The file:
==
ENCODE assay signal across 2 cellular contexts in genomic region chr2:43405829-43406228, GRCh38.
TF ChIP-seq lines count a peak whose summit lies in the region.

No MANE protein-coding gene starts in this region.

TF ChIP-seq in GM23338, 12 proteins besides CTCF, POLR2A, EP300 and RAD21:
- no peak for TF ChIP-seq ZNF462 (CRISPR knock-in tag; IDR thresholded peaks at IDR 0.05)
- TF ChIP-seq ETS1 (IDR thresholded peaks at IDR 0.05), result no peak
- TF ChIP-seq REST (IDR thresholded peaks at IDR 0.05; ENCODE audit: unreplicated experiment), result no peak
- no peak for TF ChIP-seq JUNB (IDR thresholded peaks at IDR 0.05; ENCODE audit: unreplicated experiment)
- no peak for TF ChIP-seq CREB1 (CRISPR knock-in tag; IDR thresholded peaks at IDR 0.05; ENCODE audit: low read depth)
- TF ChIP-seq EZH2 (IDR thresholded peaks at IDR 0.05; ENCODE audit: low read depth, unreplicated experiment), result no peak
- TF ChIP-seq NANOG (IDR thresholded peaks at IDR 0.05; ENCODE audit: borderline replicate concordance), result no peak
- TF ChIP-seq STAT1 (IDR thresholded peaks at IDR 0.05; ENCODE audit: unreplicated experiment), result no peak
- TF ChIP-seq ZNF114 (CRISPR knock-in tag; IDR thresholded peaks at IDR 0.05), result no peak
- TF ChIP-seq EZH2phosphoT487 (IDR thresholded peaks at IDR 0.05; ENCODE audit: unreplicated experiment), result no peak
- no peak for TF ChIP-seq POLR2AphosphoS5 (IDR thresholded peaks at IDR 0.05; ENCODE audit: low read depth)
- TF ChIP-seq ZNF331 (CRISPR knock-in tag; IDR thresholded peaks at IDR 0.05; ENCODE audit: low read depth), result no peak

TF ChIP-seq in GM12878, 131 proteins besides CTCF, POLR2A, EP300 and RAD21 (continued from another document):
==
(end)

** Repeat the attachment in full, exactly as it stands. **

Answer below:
ENCODE assay signal across 2 cellular contexts in genomic region chr2:43405829-43406228, GRCh38.
TF ChIP-seq lines count a peak whose summit lies in the region.

No MANE protein-coding gene starts in this region.

TF ChIP-seq in GM23338, 12 proteins besides CTCF, POLR2A, EP300 and RAD21:
- no peak for TF ChIP-seq ZNF462 (CRISPR knock-in tag; IDR thresholded peaks at IDR 0.05)
- TF ChIP-seq ETS1 (IDR thresholded peaks at IDR 0.05), result no peak
- TF ChIP-seq REST (IDR thresholded peaks at IDR 0.05; ENCODE audit: unreplicated experiment), result no peak
- no peak for TF ChIP-seq JUNB (IDR thresholded peaks at IDR 0.05; ENCODE audit: unreplicated experiment)
- no peak for TF ChIP-seq CREB1 (CRISPR knock-in tag; IDR thresholded peaks at IDR 0.05; ENCODE audit: low read depth)
- TF ChIP-seq EZH2 (IDR thresholded peaks at IDR 0.05; ENCODE audit: low read depth, unreplicated experiment), result no peak
- TF ChIP-seq NANOG (IDR thresholded peaks at IDR 0.05; ENCODE audit: borderline replicate concordance), result no peak
- TF ChIP-seq STAT1 (IDR thresholded peaks at IDR 0.05; ENCODE audit: unreplicated experiment), result no peak
- TF ChIP-seq ZNF114 (CRISPR knock-in tag; IDR thresholded peaks at IDR 0.05), result no peak
- TF ChIP-seq EZH2phosphoT487 (IDR thresholded peaks at IDR 0.05; ENCODE audit: unreplicated experiment), result no peak
- no peak for TF ChIP-seq POLR2AphosphoS5 (IDR thresholded peaks at IDR 0.05; ENCODE audit: low read depth)
- TF ChIP-seq ZNF331 (CRISPR knock-in tag; IDR thresholded peaks at IDR 0.05; ENCODE audit: low read depth), result no peak

TF ChIP-seq in GM12878, 131 proteins besides CTCF, POLR2A, EP300 and RAD21 (continued from another document):